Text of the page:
Austere Magazine: Changing the Future of Print, If Finals Don't Get in the Way
Creative collaboration comes naturally to Austere Magazine's co-owners Natasha Stoked and Nikki Crouse. Friends since childhood, the pair knew early on that they wanted to convey ideas as a profession. So while others piddled away their formative years, the future business partners spent theirs experimenting with Photoshop and developing a multimedia skill set.
Now, both are enrolled full-time in UNT's advertising program, but they're not letting that coursework cock-block them from getting started. In fact, they're on track to overthrow existing print bastions -- as long as finals don't get in the way.
After commandeering the talents of students/friends Vicky Andres and Gabriella Losada, the quad identified a weakness in available print and online media. They noticed that nobody was covering the area's underground fashion and music scene the way they'd like, so they filled the gap with their own, glossy remedy.
The finished product is an ambitiously designed, beautiful piece of work: A landscape-oriented rectangular magazine filled with wide-eyed narrative. Visually, Austere's anchor lies in its avant-garde photography, even the magazine's website is an attractive blend of stylized data.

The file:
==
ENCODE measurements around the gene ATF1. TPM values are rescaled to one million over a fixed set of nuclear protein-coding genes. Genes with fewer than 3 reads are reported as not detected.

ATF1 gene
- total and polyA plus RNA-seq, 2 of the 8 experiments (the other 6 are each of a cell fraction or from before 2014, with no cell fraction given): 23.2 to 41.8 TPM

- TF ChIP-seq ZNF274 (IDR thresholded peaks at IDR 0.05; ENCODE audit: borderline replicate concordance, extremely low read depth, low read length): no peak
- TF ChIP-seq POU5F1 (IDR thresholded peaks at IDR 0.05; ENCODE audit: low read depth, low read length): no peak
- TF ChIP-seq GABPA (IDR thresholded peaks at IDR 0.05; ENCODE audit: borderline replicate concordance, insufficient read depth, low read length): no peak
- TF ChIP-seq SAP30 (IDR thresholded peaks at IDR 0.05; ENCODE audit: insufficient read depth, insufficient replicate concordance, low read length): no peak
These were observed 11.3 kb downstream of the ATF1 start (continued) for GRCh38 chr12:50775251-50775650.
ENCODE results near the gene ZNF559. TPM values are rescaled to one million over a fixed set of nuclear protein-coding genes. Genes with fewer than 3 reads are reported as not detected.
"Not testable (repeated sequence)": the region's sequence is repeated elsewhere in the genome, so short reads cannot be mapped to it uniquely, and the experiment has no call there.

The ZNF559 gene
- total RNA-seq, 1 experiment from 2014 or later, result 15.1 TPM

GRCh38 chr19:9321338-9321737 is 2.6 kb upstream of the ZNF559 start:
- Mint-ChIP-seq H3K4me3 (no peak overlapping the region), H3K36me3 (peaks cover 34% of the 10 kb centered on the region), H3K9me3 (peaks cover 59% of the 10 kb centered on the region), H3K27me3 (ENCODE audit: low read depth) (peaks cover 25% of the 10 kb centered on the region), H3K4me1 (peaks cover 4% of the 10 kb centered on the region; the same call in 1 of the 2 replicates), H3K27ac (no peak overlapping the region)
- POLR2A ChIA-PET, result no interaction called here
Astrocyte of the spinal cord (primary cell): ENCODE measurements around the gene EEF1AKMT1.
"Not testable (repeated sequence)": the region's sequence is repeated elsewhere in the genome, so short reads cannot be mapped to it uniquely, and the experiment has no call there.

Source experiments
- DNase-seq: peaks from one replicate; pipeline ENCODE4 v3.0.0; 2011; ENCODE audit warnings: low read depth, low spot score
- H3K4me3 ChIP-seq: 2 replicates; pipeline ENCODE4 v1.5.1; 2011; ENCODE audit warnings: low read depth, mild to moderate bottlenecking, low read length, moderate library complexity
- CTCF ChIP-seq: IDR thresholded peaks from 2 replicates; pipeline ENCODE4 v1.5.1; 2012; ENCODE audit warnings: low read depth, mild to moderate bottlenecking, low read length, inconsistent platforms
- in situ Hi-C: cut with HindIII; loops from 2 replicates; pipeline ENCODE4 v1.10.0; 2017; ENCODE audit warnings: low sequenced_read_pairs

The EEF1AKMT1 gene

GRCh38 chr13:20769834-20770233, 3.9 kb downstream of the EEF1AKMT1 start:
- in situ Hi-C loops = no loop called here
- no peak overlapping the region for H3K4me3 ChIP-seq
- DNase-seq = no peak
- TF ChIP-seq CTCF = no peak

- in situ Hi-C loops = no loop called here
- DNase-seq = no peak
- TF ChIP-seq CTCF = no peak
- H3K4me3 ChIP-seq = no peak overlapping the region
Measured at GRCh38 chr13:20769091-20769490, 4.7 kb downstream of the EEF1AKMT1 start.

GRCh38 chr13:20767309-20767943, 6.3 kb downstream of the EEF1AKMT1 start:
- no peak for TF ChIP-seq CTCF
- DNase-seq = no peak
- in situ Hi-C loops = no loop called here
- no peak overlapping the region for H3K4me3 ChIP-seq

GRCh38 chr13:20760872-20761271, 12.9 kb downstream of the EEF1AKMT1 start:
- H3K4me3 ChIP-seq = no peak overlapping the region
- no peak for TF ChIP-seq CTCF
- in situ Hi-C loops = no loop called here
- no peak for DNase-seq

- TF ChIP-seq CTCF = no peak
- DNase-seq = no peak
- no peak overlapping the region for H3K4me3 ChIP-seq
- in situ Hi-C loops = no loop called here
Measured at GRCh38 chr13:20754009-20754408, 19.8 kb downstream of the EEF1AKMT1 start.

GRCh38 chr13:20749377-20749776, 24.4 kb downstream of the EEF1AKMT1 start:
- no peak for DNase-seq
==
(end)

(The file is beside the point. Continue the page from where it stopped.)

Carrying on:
This Friday night, Dallas gets a closer look at the thing when Austere's Third Issue Release Party detonates at an unassuming Park Lane soap shop.
Rooted in the same DIY ethos as zine culture, Austere takes the presentation further: It's polished, and accompanied by online video interviews which gives the self-published bimonthly a remarkably professional appeal.
To achieve the aesthetic they wanted, the women decided it must appear different than other available rags, so they shaped their issue accordingly. When they found that print shops had no model to base their elongated rectangular design off of, Austere's staff was not deterred. Instead, they got to work, hand-binding hundreds and hundreds of issues. Their calluses paid off: this read is uniquely its own.
One of the most enticing things about their take on the project is its ability to speak to its respective market. Austere's online video interviews are designed to spoonfeed print material to an audience of increasingly picky visual eaters. "People get intimidated by text-heavy things and don't necessarily want to read it," says Nikki Crouse. "Then they see a video interview and get a glimpse of someone's personality -- they want to learn more."
The issue being released on Friday is fashion-rich and laced with information about live shows spanning the next two months. The bash honoring it is a black-and-white themed affair, going down at Soap Hope, a local retailer that gives 100% of its excess revenue to non-profits benefiting women in poverty.
The night also features photography by Nicollette Mollet, Kalan Briggs, Danny Motta, Cameron Phan, Jessie Kuruc, and Deanna Renee, and clothing by labels Haus of Shay, Everyday Noble Clothing and Lafleur Depuissance. Live music by Dustin Cavazos, The Hi-Yahs, Ella Minnow, Mary Walker and DJ Zack Knight will rattle your drums while live art by Melodi McCauley, Zarina Kay and printers Triple Threat Press add the ocular MSG. It runs from 8 p.m. to 1 a.m. but you must RSVP on Austere's event page if you want to get in the door. The staff extends the same quality of management to their guest list as they do their publication.